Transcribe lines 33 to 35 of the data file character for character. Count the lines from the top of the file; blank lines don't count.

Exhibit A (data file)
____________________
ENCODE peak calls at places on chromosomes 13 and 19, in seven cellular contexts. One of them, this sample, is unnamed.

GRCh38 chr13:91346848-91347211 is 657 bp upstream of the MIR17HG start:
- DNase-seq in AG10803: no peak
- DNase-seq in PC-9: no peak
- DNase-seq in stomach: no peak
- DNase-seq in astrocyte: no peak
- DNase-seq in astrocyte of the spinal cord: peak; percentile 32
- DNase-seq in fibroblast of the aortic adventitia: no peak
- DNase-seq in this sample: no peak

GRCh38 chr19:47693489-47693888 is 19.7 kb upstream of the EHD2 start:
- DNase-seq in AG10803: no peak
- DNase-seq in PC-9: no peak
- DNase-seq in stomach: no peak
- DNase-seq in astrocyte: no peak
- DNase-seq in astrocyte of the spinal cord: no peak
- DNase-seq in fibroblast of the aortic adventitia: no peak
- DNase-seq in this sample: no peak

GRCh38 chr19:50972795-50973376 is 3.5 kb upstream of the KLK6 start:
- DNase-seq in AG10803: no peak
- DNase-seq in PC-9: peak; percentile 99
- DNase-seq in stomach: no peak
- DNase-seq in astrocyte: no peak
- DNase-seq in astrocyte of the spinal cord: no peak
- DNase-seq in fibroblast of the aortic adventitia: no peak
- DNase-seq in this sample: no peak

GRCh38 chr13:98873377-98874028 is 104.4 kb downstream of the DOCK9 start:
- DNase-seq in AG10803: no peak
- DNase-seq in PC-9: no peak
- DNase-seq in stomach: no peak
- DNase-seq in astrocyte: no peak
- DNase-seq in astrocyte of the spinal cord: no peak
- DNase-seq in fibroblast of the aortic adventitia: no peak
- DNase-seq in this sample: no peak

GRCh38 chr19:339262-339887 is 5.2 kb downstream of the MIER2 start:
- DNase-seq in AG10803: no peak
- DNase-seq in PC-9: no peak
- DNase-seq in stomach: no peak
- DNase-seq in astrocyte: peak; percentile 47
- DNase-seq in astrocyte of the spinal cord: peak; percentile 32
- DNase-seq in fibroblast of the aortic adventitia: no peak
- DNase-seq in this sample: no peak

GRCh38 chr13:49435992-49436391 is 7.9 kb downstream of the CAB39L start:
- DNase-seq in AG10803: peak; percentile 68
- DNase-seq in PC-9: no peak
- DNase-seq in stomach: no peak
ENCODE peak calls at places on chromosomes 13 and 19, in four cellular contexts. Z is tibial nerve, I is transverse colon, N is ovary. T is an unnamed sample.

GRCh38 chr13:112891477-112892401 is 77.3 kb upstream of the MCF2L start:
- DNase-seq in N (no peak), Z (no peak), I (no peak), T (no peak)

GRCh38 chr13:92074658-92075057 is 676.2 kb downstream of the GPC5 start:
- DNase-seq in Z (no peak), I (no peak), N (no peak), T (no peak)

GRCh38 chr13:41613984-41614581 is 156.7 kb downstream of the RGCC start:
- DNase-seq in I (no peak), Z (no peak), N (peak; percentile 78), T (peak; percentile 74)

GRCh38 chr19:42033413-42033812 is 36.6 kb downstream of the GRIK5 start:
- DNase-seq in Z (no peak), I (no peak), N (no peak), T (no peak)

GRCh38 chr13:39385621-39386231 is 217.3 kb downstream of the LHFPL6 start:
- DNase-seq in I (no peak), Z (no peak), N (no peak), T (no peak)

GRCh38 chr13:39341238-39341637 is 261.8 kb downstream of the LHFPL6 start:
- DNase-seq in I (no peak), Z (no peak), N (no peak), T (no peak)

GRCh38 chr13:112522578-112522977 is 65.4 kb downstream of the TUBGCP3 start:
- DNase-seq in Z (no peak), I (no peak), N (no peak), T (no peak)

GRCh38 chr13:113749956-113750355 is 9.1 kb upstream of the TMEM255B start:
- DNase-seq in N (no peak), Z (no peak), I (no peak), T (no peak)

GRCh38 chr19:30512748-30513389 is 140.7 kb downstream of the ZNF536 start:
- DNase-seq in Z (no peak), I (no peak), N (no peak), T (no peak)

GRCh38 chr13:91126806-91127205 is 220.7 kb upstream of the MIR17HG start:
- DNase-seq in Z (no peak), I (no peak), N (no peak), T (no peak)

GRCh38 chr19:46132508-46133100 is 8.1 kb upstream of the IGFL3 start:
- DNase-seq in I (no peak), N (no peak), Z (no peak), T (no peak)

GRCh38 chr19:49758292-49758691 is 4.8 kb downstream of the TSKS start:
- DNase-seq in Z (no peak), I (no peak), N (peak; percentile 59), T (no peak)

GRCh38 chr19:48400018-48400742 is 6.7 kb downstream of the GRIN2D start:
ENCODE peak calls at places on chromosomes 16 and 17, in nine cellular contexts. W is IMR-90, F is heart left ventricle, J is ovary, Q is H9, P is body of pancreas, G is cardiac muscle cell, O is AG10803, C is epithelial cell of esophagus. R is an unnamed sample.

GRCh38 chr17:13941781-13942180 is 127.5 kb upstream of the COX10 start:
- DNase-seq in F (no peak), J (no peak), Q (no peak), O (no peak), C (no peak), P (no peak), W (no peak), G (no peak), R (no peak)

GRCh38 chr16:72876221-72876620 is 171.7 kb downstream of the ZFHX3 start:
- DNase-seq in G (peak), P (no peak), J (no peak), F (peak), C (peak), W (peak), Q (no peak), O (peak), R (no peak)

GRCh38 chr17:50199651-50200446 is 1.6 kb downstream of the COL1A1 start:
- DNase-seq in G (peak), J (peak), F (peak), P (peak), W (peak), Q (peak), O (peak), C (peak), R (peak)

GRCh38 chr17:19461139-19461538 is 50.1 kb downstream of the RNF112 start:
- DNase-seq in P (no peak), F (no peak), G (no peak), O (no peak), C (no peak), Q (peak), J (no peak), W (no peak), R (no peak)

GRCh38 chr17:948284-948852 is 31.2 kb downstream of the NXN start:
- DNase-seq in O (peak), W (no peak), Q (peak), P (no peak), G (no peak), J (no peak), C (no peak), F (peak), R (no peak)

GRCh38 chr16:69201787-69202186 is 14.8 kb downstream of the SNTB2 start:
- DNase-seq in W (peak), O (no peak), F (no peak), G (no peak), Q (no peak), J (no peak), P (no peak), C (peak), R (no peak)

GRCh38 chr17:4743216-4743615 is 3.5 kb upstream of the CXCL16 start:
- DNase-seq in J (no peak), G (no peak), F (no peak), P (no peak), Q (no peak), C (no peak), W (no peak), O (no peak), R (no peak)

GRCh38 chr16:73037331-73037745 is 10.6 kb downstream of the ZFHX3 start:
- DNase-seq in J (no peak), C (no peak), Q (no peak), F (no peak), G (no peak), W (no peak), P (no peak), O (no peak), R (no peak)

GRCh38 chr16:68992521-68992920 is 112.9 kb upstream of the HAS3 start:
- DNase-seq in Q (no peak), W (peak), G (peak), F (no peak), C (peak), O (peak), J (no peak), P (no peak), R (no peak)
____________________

- DNase-seq in this sample: no peak

GRCh38 chr19:339262-339887 is 5.2 kb downstream of the MIER2 start:
- DNase-seq in AG10803: no peak